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The Lost City Review

March 25, 2022 | Posted by Jeffrey Harris
The Lost City Image Credit: Paramount Pictures
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The Lost City Review  

Directed By: Adam Nee & Aaron Nee
Written By: Oren Uziel, Dana Fox and Adam Nee & Aaron Nee
Runtime: 112 minutes
MPA Rating: Rated PG-13 for violence and some bloody images, suggestive material, partial nudity and language

Sandra Bullock – Loretta Sage
Channing Tatum – Alan Caprison
Daniel Radcliffe – Abigail Fairfax
Da’Vine Joy Randolph – Beth Hatten
Patti Harrison – Allison
Oscar Nuñez – Oscar
Brad Pitt – Jack Trainer

Paramount Pictures provided a quick preview for The Lost City last August at CinemaCon. The Paramount presentation opened with a sketch based on one of the scenes from the film, where both Sandra Bullock and Channing Tatum’s characters are stuck while climbing a cliff. At first look, a movie with the two stars in an original romantic adventure seemed interesting.

The Lost City is by no means groundbreaking fare, but it’s watchable, inoffensive, and entertaining in its nearly two-hour runtime. Bullock stars as Loretta Sage, an expert in dead languages-turned-saucy romance author. Life took her down a different path, and she became a bestselling author of books about an adventurous doctor and her dashing, roguish love interest, Dash McMahon.

Still recovering from the loss of her archeologist husband, Loretta is finally ready to turn in her last book and cash out, much to the chagrin of her publisher Beth (Joy Randolph) and the model Alan Caprison (Tatum), who doubles as Dash McMahon on the cover of Loretta’s books. However, a reference in one of Loretta’s books manages to catch the eye of a rich business tycoon and aspiring treasure hunter, Abigail Fairfax (Radcliffe). Fairfax kidnaps Loretta to use her rusty knowledge of dead languages in order to uncover an ancient treasure in a lost city he discovered. The city is on the edge of an island with an active volcano, so Fairfax is desperate to find it at any cost before the volcano erupts and the treasure is lost to time.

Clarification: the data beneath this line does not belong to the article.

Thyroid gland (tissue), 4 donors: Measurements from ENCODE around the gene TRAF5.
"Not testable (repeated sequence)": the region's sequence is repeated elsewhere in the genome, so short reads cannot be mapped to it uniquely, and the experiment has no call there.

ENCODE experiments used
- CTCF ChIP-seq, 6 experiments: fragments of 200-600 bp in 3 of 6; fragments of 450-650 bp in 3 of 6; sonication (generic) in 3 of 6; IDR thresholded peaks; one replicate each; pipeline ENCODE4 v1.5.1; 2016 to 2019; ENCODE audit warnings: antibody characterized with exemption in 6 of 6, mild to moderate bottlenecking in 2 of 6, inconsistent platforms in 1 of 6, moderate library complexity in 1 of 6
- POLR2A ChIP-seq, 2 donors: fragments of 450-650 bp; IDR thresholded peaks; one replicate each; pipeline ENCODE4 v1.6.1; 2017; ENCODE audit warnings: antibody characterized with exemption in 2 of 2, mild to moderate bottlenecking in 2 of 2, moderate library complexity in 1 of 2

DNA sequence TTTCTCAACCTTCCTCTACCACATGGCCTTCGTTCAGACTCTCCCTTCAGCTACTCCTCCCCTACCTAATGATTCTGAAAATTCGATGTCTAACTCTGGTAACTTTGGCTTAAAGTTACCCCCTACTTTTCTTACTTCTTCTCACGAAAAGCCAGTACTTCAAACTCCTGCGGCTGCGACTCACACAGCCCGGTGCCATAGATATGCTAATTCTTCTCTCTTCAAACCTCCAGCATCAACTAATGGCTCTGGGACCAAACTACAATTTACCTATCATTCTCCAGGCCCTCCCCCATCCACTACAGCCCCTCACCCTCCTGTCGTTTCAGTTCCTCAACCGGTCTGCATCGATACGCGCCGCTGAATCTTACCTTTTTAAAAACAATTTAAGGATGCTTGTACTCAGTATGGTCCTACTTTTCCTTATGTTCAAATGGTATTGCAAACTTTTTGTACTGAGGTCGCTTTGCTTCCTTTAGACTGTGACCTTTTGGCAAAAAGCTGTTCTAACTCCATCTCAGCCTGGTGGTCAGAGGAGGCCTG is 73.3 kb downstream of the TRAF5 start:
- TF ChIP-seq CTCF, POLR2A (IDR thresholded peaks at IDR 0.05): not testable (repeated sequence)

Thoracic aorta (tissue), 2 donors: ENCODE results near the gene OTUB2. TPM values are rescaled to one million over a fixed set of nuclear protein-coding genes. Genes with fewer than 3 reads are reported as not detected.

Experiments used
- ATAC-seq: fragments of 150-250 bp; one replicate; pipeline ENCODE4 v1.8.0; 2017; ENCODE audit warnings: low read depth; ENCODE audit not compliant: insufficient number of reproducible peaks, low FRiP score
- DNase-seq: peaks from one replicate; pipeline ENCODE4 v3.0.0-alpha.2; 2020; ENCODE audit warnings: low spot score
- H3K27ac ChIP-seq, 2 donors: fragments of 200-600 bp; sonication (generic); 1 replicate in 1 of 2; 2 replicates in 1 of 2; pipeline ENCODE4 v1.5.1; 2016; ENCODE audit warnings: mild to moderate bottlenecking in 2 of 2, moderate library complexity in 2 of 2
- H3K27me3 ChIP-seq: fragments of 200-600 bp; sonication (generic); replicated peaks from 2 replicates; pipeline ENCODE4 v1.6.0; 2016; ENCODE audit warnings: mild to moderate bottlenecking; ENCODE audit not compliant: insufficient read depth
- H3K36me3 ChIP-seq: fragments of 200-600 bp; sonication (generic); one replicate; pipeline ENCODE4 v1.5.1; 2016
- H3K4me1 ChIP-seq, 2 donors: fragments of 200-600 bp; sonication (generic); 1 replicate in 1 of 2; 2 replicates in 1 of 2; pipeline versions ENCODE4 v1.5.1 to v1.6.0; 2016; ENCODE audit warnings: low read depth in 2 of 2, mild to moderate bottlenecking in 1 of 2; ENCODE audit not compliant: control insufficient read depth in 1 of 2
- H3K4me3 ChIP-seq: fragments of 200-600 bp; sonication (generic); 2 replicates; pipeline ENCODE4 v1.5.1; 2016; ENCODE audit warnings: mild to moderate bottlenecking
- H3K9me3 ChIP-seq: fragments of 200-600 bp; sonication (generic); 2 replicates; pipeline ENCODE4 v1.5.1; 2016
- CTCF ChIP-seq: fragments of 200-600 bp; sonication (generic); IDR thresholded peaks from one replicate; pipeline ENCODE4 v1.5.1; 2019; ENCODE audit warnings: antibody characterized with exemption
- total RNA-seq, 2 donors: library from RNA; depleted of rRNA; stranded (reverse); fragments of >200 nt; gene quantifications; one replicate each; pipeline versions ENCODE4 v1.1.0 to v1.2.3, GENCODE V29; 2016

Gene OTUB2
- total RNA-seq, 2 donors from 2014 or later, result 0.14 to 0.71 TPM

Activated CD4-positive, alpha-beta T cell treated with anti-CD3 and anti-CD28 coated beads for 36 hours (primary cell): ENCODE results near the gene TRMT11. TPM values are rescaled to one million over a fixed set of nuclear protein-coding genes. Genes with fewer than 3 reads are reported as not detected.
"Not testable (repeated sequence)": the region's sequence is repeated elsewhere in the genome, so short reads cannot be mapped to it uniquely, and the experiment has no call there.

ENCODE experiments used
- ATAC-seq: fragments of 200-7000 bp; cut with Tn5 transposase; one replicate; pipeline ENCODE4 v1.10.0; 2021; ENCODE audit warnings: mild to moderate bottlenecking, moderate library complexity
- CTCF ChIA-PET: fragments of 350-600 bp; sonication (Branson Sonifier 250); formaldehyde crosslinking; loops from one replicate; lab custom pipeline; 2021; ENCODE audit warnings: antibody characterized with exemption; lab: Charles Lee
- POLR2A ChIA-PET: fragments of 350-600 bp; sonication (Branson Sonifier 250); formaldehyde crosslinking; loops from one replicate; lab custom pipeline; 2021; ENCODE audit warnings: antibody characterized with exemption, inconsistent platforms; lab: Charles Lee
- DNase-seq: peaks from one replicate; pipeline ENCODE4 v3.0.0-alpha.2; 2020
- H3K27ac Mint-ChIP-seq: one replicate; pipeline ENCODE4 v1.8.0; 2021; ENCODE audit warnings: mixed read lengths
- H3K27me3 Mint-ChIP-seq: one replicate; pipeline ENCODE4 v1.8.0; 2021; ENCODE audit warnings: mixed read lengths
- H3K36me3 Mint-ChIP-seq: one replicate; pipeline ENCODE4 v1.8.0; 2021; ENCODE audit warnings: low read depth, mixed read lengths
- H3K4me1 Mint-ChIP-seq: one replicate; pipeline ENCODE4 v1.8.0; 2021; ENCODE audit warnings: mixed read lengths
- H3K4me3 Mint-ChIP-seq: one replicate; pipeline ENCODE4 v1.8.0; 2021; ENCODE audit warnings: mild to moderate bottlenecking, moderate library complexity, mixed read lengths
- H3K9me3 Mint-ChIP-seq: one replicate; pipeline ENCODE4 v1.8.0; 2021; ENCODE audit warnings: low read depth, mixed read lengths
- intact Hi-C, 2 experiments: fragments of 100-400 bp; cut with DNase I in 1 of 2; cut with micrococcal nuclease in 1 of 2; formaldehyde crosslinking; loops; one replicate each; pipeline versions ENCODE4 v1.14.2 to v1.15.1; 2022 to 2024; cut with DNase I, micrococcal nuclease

While Romancing the Stone this is not, The Lost City attempts to channel a similar energy, although it achieves mixed results. The premise of a romance novelist with a background in ancient languages and getting caught up in an actual adventure from her own spicy books works. However, the other half of the romantic pair is a romance book cover model. This is where the story’s disbelief is stretched too thin.

That said, The Lost City does shine due to a strong, charismatic, and believable performance by Sandra Bullock. Channing Tatum’s presence as a cover model who gets dragged into the adventure to redeem himself to Loretta is logically shaky. However, Tatum puts in an amusing, earnest performance. Not to mention, the crack-onscreen romantic pairing of Sandra Bullock and Channing Tatum works. The two exhibit weirdly good chemistry. Despite Bullock and Tatum appearing to be widely mismatched, their romantic tension and misadventures make the The Lost City work and decently watchable.

The Lost City has some bright spots in its supporting cast, with Brad Pitt as a scene-stealing ex-Navy Seal turned freelance mercenary, who Dash and Beth initially call to facilitate Loretta’s rescue. It’s a brief, yet satisfying, role for Pitt as a rugged hipster who perfectly embodies the type of male fantasy caricatures the female lead falls madly in love within literary romance schlock.

Daniel Radcliffe is also good as the weaselly Fairfax. He has a good presence as a bad guy with a chip on his shoulder. His attempts at monologuing and revealing his backstory tend to get amusingly interrupted.

The movie drags when directing duo Adam & Aaron Nee focus on Beth going on her own adventure in the film’s B-plot. Beth has her own little adventure story parallel to Loretta and Alan. However, it’s fairly uneventful and not as funny.

Despite having four credited writers, the script for The Lost City is a bit underdeveloped. The third act is strong, but parts of the middle section are a bit flabby. If it had focused a bit more on Alan and Sandra, and perhaps had come up with a better role for Alan, this film could be a solid B+ over a C or C-.

The final score: review Average
The 411
The Lost City is fairly predictable and conventional, but it's elevated by a good performance by Sandra Bullock, and Bullock and Channing Tatum's oddly good chemistry as a romantic pairing. It's passable, decently watchable romantic comedy fare.